8. The final transformation of symbolic equivalents into purely arbitrary signs takes place with the learning of speech. By copying the position of the teeth, lips, and tongue of the teacher while holding its hand on the teacher's larynx, the child (young adult?) posits a further equivalence between the symbolic gesture and a reproduced sounding.

9. The teaching of deaf, dumb, and blind children described above is symbol grounding with a vengeance and shows clearly what can be achieved on the basis of socio-tactile/tactile-kinaesthetic action alone. But the most important point is that there can be no thought, thinking, or abstract concepts without a certain form or matrix of joint engagement with others (the subtlest form being conversation). It is the nature of social activity that holds the key to the cognitive development of Homo sapiens, for it was another Australopithecine (or Homo habilis) that produced the first technological means and relations. Don Ihde (1979) draws attention to the non-neutral way in which the human-instrument-world relation is constructed. Technologies shape the perception we have of the world. In addition, technologies amplify some aspects of the world while simultaneously reducing others. With artefacts, we experience the world through a technology, "the artefact... extended my self or bodily self experience through it and I became 'embodied' at a distance and experienced this genuinely, although mediatedly" (Ihde, 1979:54).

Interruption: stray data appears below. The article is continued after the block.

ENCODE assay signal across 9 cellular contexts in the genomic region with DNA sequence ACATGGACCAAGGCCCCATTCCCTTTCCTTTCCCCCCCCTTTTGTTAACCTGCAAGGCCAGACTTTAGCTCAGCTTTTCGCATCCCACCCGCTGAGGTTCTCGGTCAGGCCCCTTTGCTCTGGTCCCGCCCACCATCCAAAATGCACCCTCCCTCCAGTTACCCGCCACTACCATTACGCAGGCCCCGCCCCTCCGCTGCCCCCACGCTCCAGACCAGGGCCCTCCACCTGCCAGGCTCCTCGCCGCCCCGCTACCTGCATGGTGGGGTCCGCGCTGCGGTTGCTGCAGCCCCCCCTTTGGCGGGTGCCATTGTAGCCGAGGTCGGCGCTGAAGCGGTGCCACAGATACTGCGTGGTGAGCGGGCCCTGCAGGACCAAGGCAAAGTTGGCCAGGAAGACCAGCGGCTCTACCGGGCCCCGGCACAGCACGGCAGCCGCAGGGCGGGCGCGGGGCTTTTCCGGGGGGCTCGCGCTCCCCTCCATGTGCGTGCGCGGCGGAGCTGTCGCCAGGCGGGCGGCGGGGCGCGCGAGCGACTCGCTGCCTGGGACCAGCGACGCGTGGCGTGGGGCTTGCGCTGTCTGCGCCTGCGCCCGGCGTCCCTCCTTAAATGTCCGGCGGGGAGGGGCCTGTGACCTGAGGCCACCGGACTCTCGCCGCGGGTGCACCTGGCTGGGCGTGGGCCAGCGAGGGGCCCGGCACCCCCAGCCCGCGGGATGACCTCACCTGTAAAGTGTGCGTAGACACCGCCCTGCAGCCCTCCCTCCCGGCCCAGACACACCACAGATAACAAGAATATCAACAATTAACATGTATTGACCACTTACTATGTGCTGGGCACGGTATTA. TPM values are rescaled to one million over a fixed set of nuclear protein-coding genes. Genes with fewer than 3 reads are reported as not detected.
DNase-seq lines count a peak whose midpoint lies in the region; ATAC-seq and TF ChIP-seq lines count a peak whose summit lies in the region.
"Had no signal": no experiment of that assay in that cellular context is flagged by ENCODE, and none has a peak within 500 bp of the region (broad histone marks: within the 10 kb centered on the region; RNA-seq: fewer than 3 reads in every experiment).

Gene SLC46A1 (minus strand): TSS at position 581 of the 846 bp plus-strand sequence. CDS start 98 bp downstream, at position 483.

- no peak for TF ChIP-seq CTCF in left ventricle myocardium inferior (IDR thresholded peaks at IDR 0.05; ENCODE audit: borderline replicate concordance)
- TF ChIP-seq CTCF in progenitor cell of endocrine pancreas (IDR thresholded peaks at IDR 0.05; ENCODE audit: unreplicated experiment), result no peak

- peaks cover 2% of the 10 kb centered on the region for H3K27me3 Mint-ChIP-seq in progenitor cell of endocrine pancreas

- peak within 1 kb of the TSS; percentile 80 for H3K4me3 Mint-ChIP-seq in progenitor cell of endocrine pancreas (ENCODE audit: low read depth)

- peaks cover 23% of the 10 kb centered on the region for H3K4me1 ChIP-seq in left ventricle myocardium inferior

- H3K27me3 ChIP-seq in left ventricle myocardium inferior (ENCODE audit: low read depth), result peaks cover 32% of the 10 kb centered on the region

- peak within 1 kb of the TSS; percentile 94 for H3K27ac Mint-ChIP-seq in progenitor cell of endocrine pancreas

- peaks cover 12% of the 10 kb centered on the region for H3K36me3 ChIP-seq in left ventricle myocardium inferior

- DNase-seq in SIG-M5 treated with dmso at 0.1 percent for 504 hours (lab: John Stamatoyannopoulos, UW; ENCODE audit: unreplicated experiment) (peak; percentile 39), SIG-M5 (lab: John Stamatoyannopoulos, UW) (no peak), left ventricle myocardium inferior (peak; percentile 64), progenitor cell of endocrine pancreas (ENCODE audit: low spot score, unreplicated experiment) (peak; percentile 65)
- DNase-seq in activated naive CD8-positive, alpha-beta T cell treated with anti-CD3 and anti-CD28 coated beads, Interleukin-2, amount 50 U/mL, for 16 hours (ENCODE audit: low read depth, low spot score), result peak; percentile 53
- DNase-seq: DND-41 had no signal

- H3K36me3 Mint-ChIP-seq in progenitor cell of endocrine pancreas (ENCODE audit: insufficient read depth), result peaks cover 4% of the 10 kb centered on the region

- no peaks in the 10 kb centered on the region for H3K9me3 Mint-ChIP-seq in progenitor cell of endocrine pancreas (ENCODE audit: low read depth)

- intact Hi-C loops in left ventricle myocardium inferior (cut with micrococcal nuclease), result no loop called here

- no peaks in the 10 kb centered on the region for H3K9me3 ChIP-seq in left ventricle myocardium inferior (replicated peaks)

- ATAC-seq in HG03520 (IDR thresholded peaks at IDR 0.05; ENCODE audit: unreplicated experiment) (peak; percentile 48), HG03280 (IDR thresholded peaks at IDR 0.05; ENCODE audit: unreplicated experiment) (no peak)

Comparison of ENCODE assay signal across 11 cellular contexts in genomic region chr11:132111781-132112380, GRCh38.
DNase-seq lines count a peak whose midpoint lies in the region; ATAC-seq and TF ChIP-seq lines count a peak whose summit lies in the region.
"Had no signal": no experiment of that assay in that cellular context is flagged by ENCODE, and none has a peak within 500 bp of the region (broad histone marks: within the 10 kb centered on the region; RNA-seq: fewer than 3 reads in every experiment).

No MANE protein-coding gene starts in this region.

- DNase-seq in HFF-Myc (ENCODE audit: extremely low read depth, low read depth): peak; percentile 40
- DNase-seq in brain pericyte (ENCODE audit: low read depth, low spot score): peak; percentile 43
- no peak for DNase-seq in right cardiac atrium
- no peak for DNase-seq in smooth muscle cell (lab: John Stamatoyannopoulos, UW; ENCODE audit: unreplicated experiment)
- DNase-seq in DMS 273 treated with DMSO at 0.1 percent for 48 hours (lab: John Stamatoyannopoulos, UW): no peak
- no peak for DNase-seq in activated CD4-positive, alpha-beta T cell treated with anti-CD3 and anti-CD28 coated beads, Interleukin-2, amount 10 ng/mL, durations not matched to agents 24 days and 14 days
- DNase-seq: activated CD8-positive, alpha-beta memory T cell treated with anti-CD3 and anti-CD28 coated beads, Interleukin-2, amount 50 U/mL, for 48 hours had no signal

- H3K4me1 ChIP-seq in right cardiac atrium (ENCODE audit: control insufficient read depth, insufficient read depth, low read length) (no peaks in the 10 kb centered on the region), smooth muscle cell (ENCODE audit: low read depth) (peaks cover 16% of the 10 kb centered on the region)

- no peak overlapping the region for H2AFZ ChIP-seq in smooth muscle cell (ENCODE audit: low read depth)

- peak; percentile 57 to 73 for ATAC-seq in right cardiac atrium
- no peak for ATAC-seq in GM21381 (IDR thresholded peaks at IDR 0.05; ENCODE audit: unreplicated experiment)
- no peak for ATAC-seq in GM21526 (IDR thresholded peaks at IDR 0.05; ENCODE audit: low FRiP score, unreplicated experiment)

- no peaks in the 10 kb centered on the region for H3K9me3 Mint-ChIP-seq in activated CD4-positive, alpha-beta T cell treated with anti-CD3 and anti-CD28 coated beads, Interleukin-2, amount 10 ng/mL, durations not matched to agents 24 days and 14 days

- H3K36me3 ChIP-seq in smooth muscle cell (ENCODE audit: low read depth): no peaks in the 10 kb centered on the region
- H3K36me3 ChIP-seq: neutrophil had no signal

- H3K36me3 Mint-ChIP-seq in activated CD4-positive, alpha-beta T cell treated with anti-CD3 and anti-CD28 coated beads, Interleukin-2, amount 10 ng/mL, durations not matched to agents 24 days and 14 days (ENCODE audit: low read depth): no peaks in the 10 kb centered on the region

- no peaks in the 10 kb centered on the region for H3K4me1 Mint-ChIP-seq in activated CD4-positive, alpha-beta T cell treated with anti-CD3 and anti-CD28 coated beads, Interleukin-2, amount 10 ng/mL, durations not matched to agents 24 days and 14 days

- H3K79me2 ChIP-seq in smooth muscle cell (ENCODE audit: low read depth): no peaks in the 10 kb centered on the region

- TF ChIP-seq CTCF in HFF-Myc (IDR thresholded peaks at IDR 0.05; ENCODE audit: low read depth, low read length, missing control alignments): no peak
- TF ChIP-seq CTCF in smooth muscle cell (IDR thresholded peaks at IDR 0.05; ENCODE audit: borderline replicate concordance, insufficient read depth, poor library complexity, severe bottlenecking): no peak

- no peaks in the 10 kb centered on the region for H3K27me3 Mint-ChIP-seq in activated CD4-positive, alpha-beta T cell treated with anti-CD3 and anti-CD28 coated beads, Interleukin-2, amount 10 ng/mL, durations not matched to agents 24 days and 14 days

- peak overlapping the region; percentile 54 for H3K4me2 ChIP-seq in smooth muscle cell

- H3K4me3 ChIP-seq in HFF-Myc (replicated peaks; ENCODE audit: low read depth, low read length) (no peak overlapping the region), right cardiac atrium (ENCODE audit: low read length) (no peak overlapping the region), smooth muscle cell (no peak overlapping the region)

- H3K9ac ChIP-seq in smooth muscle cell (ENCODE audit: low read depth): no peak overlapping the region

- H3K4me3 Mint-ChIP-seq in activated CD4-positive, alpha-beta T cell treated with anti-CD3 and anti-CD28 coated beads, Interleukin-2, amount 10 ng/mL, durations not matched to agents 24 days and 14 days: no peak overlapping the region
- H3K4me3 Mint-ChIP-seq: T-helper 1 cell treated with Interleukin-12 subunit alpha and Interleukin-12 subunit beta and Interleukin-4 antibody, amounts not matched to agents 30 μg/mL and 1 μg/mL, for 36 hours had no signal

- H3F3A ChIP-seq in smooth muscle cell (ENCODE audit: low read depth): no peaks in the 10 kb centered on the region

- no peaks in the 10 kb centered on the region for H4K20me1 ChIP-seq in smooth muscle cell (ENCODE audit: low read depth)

10. When Australopithecus (or Homo habilis) used a stick to poke fruit down from a tree they experienced the act through the stick. To properly guide the infant through the same act, the mother must see the stick from the point of view of the infant; and, crucially, to be guided, the infant must see the stick from the viewpoint of the mother: "In cultural learning, learners do not just direct their attention to the location of another individual's activity, but rather they actually attempt to see a situation the way the other sees it - from inside the other's perspective" (Tomasello et al. 1993:496). The skill in seeing the other's perspective is grounded in the geometry of the act, jointly perceived in habitual joint participation or sharing in the same goals through the dialogical unfolding of the act.


Ihde, D. (1979). Technics and Praxis. In Robert Cohen and Mark Wartofsky (eds.). Boston Studies in the Philosophy of Science. Vol. 24.

Levitin, K. (1979). The Best Path To Man: A Report from a Children's Home. Soviet Psychology; Vol. XVIII No. 1.

Sheets-Johnstone, M. (1990). The Roots of Thinking. Philadelphia: Temple University Press.

Sheets-Johnstone, M. (1994). Precis of The Roots of Thinking. PSYCOLOQUY 5(8) evolution-thinking.1.sheets-johnstone.

Sirotkin, S.A. (1979) The Transition From Gesture To Word. Soviet Psychology. Vol. XVII No. 3.

Tomasello, M., Kruger, A.C. and Ratner, H.H. (1993). Cultural Learning. Behavioral and Brain Sciences. 16. pp. 495-552.